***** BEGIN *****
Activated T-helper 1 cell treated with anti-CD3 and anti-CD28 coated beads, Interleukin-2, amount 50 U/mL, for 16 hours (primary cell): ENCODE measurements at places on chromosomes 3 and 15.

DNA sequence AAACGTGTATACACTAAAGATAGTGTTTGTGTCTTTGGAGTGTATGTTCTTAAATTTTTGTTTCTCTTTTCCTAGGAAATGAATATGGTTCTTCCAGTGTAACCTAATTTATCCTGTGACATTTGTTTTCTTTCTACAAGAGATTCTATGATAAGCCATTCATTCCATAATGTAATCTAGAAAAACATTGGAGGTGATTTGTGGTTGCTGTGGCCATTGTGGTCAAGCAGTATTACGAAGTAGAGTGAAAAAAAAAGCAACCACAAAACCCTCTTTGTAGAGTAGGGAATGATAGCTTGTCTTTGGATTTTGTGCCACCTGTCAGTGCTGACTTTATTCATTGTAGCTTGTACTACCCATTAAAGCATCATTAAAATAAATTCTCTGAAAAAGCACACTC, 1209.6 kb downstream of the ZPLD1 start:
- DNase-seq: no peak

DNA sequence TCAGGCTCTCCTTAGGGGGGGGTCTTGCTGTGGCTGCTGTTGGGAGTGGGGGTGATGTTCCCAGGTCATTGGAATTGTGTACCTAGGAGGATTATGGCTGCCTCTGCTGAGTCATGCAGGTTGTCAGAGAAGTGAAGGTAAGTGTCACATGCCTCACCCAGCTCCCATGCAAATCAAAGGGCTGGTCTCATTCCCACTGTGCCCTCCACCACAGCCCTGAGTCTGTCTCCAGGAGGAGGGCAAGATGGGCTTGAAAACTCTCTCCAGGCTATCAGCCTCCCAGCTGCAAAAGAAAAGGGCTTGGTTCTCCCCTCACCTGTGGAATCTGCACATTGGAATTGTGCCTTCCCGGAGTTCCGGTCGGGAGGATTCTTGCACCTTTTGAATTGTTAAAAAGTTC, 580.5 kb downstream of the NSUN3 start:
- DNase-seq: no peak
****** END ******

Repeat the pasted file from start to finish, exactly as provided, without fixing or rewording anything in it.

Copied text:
Activated T-helper 1 cell treated with anti-CD3 and anti-CD28 coated beads, Interleukin-2, amount 50 U/mL, for 16 hours (primary cell): ENCODE measurements at places on chromosomes 3 and 15.

DNA sequence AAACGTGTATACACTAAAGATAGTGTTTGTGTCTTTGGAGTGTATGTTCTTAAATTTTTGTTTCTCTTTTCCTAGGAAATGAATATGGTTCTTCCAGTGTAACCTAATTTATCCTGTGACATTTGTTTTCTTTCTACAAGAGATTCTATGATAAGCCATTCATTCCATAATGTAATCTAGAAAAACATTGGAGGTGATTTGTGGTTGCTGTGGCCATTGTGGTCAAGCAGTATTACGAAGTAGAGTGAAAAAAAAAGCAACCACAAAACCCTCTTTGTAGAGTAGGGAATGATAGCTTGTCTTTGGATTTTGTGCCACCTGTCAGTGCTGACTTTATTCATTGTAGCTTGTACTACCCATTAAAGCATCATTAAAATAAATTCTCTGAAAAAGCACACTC, 1209.6 kb downstream of the ZPLD1 start:
- DNase-seq: no peak

DNA sequence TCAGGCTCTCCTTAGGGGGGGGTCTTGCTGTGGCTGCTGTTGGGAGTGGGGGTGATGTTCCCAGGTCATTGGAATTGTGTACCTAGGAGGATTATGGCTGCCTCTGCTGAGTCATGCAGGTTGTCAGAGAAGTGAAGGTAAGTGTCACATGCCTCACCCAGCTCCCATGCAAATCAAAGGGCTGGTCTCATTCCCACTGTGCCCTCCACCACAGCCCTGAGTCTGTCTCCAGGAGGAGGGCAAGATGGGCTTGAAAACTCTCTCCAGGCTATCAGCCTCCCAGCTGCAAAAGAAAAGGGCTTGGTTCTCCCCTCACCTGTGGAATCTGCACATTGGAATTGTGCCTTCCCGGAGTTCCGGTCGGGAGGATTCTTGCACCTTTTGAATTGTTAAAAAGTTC, 580.5 kb downstream of the NSUN3 start:
- DNase-seq: no peak